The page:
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How to know if your wine has gone bad?


Have you ever poured a glass of wine and felt unsure? The looks, the smell, the taste, it just seemed… off? Opened or unopened, your bottle sometimes just doesn’t feel right, and you aren’t fully confident that your wine is okay to drink. To be sure, we collected a handful of tips to help you tell if your wine has actually gone bad.

To spot some of the most common tell-tale signs of a spoiled wine, start by activating your three “winetasting senses” – sight, smell, taste.

The Look

Step 1: observe your wine. You can tell a lot through the way the wine looks. But the very first sign that the wine is probably bad does not involve the beverage itself, but the cork. If you notice that the cork is slightly pushed out from the bottle, this means that the wine has overheated.

Now focus on the color. You can easily tell when a wine has lost its shine, its crispness, its color. If your wine looks like it faded and is discolored, then you are most likely about to drink an oxidized wine. Whites and reds both take on a brownish hue – a deeper yellow or yellowish brown for whites – when exposed to air. However, keep in mind that an aged wine will naturally have a slight brownish tint to it; young wines, on the other hand, fade in color only when in contact with air.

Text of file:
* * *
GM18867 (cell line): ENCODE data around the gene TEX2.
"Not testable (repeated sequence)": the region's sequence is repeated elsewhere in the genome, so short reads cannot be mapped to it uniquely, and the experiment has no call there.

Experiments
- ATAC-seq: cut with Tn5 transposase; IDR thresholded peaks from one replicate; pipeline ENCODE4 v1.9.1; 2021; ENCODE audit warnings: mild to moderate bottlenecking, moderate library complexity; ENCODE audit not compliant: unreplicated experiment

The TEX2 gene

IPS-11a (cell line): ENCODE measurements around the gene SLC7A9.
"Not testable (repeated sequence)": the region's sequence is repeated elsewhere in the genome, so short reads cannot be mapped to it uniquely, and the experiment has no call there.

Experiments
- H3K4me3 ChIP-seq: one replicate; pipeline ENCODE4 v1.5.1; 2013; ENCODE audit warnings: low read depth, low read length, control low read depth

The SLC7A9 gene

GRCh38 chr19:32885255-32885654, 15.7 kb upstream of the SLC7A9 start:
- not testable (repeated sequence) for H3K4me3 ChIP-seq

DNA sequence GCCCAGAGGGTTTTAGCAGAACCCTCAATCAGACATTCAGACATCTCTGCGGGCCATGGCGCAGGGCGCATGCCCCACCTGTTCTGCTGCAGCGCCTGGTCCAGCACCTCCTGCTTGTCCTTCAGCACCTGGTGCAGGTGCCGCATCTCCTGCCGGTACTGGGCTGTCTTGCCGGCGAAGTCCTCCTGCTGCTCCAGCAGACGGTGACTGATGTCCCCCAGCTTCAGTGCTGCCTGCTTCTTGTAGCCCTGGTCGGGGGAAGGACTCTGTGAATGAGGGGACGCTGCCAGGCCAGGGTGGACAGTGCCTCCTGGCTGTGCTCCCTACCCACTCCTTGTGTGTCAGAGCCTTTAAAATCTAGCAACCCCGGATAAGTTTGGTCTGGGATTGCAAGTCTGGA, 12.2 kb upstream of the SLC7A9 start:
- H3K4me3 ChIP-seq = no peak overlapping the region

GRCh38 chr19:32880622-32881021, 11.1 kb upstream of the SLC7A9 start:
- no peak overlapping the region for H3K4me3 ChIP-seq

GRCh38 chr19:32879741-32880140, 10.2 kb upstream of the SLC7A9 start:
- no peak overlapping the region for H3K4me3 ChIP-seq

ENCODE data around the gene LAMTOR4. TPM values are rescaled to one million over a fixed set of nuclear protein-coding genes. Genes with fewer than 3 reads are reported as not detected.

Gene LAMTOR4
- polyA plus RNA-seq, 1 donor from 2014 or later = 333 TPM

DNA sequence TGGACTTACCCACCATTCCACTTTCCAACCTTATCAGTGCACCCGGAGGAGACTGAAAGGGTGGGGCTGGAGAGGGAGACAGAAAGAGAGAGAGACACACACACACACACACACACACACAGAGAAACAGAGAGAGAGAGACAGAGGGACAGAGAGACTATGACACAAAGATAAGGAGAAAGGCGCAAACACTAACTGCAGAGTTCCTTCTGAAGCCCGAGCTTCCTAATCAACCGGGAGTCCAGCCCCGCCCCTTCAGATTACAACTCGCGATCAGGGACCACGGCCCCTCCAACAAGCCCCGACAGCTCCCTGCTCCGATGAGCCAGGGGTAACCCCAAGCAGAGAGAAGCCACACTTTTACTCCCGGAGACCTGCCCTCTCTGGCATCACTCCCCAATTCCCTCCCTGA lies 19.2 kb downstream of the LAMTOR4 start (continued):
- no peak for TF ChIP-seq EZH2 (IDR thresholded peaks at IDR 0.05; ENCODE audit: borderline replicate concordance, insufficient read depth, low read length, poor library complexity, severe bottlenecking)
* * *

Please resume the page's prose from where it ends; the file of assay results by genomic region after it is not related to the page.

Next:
The Smell

Sometimes, your wine does not have that toasted bread or fruity aroma that is so pleasant to the nose; instead, it will have a repulsing wet cardboard, moldy basement or even wet dog smell. In that case, your wine is probably corked. TCA, the chemical responsible for that phenomenon, gives the wine those negative flavors that we’d all rather avoid. It won’t hurt you to drink a corked wine, but we cannot promise an immense gustatory pleasure…

There are a few other aromas that you may have to watch out for: ever came across a wine with a strong nail polish remover, rotten eggs or vinegar smell? There might be a little sulfur problem here, and again, although it shouldn’t be harmful to drink it, we wouldn’t advise you to – the experience is not the greatest.

The Taste

Smell and taste are two senses that naturally go hand in hand. So if you detected something odd when smelling your wine, chances are that the taste will follow. There are other signs you can easily notice when taking your first sip. Sweetness is a good indicator: if what you are drinking is not Port, then it shouldn’t taste like Port. If it does, your wine is probably bad, and this is generally due to overheating.

Last but not least: the unexpected presence of bubbles. To add a bit of fizz to our favorite sparkling wines, the wine undergoes a secondary fermentation. Some styles are naturally effervescent, such as Vinho Verde. But sometimes, that second fermentation is not meant to happen, and the result is, well, an unexpected sparkler. Make sure to check if that fizzy element is an accident or not.

Our final tip: trust your instinct! If the wine seems lifeless or off to you, then it probably is.